Find the things that stir your affections for Christ and saturate your life in them. Find the things that rob you of that affection and walk away from them. That’s the Christian life as easy as I can explain it for you’ | Matt Chandler
What Does It Mean to ‘Stir Our Affections’?
There is an old hymn (Be Thou My Vision) re-imagined by Ascend The Hill that goes like this:
High King of Heaven, my Treasure Thou art
Oh, God, be my everything, be my delight
Be Jesus, my glory, my soul satisfied
Stirring our affections is this idea of thinking of Jesus, dwelling in him and turning our eyes to Him so that our souls may be greatly stirred by Him. It is the treasuring of Christ above all things and the tending to of our hearts, day by day, week by week so that we find ourselves most happy in Him. It is the cultivation of our thoughts and habits until we too can say that that the High King of Heaven is our delight, our satisfaction, and our greatest delight.
This is not an especially new idea. The Reformers and the Puritans had the idea of vivification at the heart of their theology, the idea that the Christian life did not just consist of the killing of sin (mortification) but the coming of people in Christ, hearts and souls that had been stoked in the fireplace of the gospel until the embers burnt swelteringly hot.
Jonathan Edwards writes that:
“No idea or attitude or theory or doctrine is of any value that does not inflame the heart and stir the affections in love and joy and fear of God.. if the great things of religion are rightly understood, they will affect the heart‘.
That is, God has designed humanity in such a way that in the affairs of our redemption and His grace, as shown in the gospel, our hearts are to be greatly stirred for Him.
Are Your Affections Stirred?
Edwin Sangster was a British Methodist pastor in the 1950’s who was part of a selection panel for young pastors. Once, he had an encounter with a nervous young man who wished to enter the ministry. After the interview was done, Sangster asked the man a few questions about his faith and passion for Jesus. The young man responded that he ‘felt he was rather shy, and not the kind of person who would ever set the River Thames on fire, that is, to create a great stir in the city’.
Sangster replied to him, ‘My dear young brother. I am not interested in knowing if you could set the Thames on fire. What I want to know is this: if I picked you up by the scruff of your neck and dropped you into the Thames, would it sizzle around you’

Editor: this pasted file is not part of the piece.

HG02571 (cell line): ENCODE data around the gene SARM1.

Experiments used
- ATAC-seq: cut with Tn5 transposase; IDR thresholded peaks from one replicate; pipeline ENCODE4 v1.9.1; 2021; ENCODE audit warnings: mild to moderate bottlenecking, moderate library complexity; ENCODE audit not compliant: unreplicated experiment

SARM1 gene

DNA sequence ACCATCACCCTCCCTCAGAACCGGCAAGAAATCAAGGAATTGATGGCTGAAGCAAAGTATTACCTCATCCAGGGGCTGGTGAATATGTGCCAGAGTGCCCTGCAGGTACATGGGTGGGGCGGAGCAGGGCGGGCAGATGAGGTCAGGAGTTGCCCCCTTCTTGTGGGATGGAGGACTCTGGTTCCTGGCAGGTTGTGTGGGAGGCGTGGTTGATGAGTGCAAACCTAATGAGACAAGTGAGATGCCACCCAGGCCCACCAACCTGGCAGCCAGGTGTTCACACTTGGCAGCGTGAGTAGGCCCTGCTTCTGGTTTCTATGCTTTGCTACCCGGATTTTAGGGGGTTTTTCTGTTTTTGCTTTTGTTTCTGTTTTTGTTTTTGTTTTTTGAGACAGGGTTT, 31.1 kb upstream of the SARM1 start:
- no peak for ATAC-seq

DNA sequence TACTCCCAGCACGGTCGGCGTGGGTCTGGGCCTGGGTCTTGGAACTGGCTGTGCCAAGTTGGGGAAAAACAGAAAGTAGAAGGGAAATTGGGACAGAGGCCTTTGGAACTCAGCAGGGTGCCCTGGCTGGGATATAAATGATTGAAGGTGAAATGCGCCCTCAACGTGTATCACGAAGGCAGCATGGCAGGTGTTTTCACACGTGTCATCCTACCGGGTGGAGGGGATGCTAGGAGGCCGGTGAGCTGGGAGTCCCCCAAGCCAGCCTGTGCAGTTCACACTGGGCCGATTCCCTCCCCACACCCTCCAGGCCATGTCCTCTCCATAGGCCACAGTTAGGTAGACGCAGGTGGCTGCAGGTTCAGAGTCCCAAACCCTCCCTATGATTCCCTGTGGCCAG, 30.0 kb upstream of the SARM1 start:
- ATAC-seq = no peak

Sangster wanted to know if this young man’s soul was on fire for Christ; was there a passion for Jesus that spilt out into his everyday life, a fire for Him that burnt deep in his soul. It wasn’t his character that he was interested in, nor his competencies or his assortment of knowledge about God, but the strength of his desire for Christ that was the most important trait. This is important, especially in light of the last 100 years of Christian discipleship that has aimed at renewing the mind, but has often missed the heart.
Christianity is in the deepest sense of the word, true. The truths of God’s revelation to us through the scriptures will plumb the depths of our hearts far deeper than any physician or psychologist could ever hope to, and it organises and orders our world more comprehensively than any scientist could measure with the tools at his disposal.
Yet, whilst we believe that Christianity is comprehensively, definitively true, it is also much more than simply true. If we miss this, we miss almost everything. Christ, and all that is about Him, is profoundly and deeply beautiful; Christianity is not just about hoarding facts and figures in our mind that we can know about him, but stirring our affections for the one our hearts and minds and souls were designed to be consumed by and letting that guide our every thought and desire.
That is, we were created to have our hearts swollen by the tremendousness of Christ and the sovereignty of God, by the infinite height, and depth, and length and breadth of the love of God for us in Christ and thus revel in his majesty and glory from eternity past to eternity future.
Edwards again writes:
“Is there anything which Christians can find in heaven or earth, so worthy to be the objects of their admiration and love, their earnest and longing desires, their hope and their rejoicing, and their fervent zeal, as those things that are held forth to us in the gospel of Jesus Christ’
George Muller summarises it like this:
“According to my judgment, the most important point to be attended to is this: above all things see to it that your souls are happy in the Lord. Other things may press upon you, the Lord’s work may even have urgent claims upon your attention, but I deliberately repeat, it is of supreme and paramount importance that you should seek above all things to have your souls truly happy in God Himself! Day by day seek to make this the most important business of your life”.
Stirring our affections is the finding of our greatest treasure in Jesus Christ, and selling everything we have to be with him. It is the constant discovering of what stirs our affections for Him and tending to them day by day. It is the daily habit of going back to the gospel and meditating upon what our very great God has done for very great sinners. It is the finding of not only the greatest truth, but the greatest beauty in the person of Jesus and all that he has done and is doing, from now until eternity.